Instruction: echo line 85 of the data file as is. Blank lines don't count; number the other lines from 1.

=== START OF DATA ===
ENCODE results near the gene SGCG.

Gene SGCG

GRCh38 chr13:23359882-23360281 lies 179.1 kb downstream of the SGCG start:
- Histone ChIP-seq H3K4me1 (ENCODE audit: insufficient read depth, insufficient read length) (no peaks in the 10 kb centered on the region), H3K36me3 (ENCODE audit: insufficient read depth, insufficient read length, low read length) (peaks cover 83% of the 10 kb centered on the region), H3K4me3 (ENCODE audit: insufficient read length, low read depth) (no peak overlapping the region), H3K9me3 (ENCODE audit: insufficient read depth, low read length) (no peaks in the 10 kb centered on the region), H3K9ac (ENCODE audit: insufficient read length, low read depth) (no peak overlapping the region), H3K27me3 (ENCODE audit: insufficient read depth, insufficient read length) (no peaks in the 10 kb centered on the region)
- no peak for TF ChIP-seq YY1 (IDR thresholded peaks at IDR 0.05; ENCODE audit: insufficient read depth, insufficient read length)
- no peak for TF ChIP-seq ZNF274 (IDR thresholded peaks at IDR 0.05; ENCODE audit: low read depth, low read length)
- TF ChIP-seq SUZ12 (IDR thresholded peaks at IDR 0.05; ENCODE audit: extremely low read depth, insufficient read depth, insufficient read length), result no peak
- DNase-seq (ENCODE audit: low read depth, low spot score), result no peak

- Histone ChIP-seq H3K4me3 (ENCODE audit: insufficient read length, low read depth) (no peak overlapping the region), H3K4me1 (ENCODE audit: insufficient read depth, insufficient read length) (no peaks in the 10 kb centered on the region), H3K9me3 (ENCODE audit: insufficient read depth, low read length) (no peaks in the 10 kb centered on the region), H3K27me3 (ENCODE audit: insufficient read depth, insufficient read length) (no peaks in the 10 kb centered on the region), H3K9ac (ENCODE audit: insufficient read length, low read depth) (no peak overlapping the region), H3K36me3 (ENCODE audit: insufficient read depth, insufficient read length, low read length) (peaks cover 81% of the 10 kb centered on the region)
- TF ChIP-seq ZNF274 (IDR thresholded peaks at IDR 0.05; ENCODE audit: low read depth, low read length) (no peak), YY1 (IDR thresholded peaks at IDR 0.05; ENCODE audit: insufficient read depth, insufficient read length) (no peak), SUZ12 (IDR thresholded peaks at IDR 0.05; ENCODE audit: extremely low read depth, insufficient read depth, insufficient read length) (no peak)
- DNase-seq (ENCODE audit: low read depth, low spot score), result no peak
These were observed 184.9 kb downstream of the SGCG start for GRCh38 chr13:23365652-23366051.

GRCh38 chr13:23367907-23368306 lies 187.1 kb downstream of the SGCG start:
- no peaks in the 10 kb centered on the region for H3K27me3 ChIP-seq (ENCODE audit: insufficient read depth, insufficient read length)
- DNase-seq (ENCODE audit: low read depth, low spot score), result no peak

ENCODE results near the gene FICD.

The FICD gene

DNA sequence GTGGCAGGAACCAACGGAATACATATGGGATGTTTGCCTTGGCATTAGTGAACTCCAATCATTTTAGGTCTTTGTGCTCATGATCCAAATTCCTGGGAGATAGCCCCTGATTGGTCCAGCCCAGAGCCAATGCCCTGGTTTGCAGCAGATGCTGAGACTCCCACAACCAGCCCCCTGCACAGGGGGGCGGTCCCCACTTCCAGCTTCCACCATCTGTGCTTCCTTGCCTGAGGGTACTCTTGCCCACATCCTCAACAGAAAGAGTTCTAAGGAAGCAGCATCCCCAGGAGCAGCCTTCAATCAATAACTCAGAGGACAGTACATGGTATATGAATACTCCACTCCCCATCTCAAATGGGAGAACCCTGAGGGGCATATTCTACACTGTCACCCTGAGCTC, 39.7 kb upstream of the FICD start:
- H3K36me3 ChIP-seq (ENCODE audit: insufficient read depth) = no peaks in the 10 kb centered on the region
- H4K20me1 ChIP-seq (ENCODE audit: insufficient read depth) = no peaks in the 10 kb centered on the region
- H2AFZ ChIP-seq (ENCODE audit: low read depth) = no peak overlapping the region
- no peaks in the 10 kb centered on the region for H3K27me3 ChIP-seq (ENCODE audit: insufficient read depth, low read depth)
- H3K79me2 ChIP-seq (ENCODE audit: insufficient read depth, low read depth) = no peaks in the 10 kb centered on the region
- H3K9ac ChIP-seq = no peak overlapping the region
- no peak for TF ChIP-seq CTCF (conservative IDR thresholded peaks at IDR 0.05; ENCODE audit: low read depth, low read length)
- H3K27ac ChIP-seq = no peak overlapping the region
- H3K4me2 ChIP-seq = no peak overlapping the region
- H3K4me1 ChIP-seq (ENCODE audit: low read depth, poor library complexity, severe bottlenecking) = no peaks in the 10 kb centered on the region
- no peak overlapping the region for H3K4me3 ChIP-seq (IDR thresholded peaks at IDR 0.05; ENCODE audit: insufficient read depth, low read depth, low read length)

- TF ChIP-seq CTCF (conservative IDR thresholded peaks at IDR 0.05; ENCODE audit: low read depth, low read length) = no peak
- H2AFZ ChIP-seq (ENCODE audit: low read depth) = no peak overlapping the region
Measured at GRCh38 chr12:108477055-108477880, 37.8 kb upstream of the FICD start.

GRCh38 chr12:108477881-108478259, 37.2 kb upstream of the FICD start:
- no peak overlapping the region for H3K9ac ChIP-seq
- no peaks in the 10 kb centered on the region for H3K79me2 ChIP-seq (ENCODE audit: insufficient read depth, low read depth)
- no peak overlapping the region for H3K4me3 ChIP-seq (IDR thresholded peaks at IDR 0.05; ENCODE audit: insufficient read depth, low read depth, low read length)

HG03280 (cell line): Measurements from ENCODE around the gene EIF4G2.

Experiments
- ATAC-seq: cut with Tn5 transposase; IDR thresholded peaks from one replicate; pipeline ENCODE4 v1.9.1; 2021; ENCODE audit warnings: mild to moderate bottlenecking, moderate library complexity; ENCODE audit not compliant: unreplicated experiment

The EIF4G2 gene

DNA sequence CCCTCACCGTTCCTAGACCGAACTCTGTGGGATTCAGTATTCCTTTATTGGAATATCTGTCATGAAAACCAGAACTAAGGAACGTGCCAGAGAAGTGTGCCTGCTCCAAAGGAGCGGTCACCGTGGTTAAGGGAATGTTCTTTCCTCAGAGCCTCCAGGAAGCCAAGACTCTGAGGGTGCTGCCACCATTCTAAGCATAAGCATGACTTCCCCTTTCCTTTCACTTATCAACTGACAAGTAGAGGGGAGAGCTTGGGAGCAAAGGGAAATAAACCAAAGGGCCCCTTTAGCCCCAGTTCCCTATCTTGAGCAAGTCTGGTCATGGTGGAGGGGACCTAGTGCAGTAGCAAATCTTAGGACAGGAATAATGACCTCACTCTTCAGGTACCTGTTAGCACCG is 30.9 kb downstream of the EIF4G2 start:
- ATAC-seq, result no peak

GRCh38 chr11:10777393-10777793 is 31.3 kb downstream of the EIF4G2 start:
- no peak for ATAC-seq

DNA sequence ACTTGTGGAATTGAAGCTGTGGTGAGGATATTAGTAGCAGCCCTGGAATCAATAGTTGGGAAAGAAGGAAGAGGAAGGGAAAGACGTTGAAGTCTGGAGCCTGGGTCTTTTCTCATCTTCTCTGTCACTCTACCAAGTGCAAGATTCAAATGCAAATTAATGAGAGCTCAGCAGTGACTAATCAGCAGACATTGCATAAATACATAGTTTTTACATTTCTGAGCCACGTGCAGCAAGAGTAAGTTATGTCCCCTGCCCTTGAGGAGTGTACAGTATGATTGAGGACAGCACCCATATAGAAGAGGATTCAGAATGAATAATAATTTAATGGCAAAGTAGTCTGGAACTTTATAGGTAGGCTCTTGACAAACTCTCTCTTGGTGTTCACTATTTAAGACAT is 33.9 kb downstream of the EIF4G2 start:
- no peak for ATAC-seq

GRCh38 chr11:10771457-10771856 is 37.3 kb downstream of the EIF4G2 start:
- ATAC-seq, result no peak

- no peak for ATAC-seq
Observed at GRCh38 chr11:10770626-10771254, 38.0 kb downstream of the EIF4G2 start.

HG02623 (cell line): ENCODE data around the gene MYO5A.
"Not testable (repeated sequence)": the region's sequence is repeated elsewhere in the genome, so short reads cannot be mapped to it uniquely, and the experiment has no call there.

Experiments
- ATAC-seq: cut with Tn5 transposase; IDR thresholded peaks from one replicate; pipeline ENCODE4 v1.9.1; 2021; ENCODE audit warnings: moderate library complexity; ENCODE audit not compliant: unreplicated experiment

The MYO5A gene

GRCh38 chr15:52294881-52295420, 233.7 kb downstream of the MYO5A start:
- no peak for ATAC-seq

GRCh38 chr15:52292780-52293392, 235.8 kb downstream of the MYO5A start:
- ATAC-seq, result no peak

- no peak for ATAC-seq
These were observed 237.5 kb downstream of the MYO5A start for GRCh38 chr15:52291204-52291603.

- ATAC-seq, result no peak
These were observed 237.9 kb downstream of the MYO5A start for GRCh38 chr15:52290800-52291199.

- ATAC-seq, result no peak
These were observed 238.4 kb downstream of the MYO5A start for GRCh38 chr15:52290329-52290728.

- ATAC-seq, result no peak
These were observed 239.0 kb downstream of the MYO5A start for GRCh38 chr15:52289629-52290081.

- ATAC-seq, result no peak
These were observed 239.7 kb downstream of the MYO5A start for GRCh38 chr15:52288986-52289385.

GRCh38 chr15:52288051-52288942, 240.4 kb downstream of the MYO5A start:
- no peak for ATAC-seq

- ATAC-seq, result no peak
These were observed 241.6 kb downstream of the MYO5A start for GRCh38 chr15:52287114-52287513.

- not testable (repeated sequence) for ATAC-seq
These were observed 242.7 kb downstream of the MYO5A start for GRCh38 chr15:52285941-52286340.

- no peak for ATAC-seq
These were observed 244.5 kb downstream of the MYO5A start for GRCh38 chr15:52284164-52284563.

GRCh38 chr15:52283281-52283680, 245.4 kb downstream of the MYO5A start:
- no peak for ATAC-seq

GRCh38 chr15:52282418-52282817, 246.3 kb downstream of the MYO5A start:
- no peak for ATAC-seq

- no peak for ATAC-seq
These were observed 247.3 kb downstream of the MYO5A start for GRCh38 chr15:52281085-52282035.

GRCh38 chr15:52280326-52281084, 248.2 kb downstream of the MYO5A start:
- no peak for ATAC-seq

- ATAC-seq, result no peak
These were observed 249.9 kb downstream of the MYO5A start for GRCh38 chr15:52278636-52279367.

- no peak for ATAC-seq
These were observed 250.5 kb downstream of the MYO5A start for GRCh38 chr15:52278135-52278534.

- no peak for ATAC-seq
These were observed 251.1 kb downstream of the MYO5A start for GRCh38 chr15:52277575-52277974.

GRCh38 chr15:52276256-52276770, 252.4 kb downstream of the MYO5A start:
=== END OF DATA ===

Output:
- no peak for ATAC-seq